The trusted source for
healthcare information and
Multifaceted programs include incentives
Food, prizes, and gift certificates are among the incentives that have increased influenza immunization rates among health care workers at two Midwest hospital systems.
Mobile vaccination carts have been recommended as a compliance-boosting strategy, and that was one means used at Rapid City (SD) Regional Hospital System of Care, where flu vaccination rates more than doubled from 35% in 1993 to 72% in 1997. Occupational health and infection control practitioners attempted to improve compliance rates after discovering that nosocomial influenza rates fell as the number of immunized employees rose, with apparent cost savings.1
Six cases of nosocomial influenza were found during the 1993 flu season, when 700 of 1,989 employees (35%) were vaccinated. Added patient costs for hospitalization and care were about $24,300.
Essentials of the 1994 campaign to raise staff flu vaccination compliance were managerial support, educational articles, a walk-in clinic during immunization season, a mobile cart taken to wards and clinic areas, and immunizations given at monthly staff meetings. The chance to win a $50 gift certificate was an additional incentive. Those immunized also received candy.
Participation rose to 71% (1,463 of 2,073) of employees in 1994. Only one nosocomial influenza infection was detected that year, with an estimated additional cost of $150. Immunization rates have remained high, peaking at 1,664 of 2,300 employees (72%) in 1997.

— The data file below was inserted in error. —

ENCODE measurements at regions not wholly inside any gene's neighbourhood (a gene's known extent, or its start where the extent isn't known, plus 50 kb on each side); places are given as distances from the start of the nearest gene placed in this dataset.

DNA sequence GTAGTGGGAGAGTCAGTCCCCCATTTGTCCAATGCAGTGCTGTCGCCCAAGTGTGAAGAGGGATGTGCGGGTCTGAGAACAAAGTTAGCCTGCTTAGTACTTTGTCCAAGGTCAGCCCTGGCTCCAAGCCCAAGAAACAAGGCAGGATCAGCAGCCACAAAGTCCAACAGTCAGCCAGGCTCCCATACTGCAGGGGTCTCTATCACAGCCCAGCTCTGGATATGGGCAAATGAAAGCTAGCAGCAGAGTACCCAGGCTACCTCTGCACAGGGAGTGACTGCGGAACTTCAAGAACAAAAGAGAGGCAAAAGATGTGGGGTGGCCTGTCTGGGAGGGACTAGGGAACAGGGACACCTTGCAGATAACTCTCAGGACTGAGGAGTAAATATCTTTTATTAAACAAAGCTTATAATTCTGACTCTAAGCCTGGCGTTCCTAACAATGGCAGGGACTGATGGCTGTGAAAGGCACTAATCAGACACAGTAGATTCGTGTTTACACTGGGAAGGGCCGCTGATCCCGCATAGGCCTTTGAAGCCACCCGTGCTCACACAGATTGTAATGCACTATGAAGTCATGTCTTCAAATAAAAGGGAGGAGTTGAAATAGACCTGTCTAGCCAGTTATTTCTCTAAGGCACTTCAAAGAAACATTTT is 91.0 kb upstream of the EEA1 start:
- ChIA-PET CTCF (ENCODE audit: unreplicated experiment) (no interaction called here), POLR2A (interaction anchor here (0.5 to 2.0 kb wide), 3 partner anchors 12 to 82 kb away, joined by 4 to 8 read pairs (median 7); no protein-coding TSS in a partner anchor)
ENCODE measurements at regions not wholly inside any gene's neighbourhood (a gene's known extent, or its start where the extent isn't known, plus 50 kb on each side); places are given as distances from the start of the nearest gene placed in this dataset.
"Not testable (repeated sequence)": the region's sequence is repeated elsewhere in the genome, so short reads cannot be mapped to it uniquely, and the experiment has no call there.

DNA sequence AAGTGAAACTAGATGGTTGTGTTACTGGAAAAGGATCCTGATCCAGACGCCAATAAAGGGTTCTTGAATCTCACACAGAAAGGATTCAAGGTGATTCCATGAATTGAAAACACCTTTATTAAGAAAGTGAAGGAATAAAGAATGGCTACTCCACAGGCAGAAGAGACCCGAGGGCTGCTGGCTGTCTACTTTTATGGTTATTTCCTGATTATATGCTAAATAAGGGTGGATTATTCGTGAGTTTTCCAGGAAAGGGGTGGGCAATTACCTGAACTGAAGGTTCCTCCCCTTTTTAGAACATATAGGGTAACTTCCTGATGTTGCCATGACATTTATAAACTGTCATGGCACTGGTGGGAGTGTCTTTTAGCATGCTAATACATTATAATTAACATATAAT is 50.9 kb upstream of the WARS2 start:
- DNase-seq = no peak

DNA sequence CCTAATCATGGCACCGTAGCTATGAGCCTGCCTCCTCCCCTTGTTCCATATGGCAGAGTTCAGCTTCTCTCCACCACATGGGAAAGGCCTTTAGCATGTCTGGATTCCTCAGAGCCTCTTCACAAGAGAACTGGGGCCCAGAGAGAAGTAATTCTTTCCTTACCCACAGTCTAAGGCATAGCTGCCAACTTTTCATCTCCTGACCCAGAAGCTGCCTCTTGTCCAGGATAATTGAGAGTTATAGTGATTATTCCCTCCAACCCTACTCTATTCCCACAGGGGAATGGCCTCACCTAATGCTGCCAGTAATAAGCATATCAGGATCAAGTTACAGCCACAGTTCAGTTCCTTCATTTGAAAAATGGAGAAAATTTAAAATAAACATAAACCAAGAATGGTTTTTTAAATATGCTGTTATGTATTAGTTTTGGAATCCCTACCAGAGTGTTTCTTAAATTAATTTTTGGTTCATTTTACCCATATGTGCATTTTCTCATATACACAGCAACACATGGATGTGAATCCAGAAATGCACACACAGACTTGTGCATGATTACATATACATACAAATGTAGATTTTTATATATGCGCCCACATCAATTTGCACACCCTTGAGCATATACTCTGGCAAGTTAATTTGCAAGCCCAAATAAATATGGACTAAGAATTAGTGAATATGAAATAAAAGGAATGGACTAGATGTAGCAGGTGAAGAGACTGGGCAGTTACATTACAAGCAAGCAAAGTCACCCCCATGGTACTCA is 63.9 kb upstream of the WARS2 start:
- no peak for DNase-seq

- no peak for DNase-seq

At the University of Kentucky (UK) Hospital in Lexington, between 34% and 55% of eligible HCWs have received influenza vaccine during the past four years. To increase that number, an aggressive campaign was instituted.2
The vaccine manufacturer (Connaught Laboratories, Swiftwater, PA) supplied 100 posters, which were placed in the hospital’s most well-traveled areas accompanied by a vaccination schedule. The posters depicted the personal and work-related impact of influenza. Educational materials were distributed through department heads.
The immunization campaign was launched at a two-day infection control fair held in the hospital as part of national Infection Control Week. Banners, decorations, movies, and games taught infection control principles, and the aroma of fresh popcorn attracted passersby. Vaccine was administered at the fair, and recipients were eligible to enter prize drawings and got coupons for free pizza at the cafeteria. The grand prize included two tickets to a UK basketball game and a stadium jacket.
The campaign continued throughout the week, and a makeup date was scheduled two weeks later. Also, a flu vaccine cart was available for nursing units.
Those efforts paid off with a 51% increase in vaccinees over the year before. Total cost of incentives was $3,568. Organizers estimate that the program will pay for itself if it prevents 17 days of sick leave. They also point to a study showing that immunized adults had 25% fewer upper-respiratory illnesses, 43% fewer lost work days, and 44% fewer physician visits than those not immunized.3
1. Boersma B, Rhames T, Keegan JM. Additional cost savings of an effective employee influenza program on prevention of nosocomial influenza (Letter). Am J Infect Control 1999; 27:177.
2. Hall KL, Holmes SS, Evans ME. Increasing hospital employee participation in an influenza vaccine program (Letter). Am J Infect Control 1998; 26:367.
3. Nichol KL, Lind A, Margolis KL, et al. The effectiveness of vaccination against influenza in healthy, working adults. N Engl J Med 1995; 333:889-893.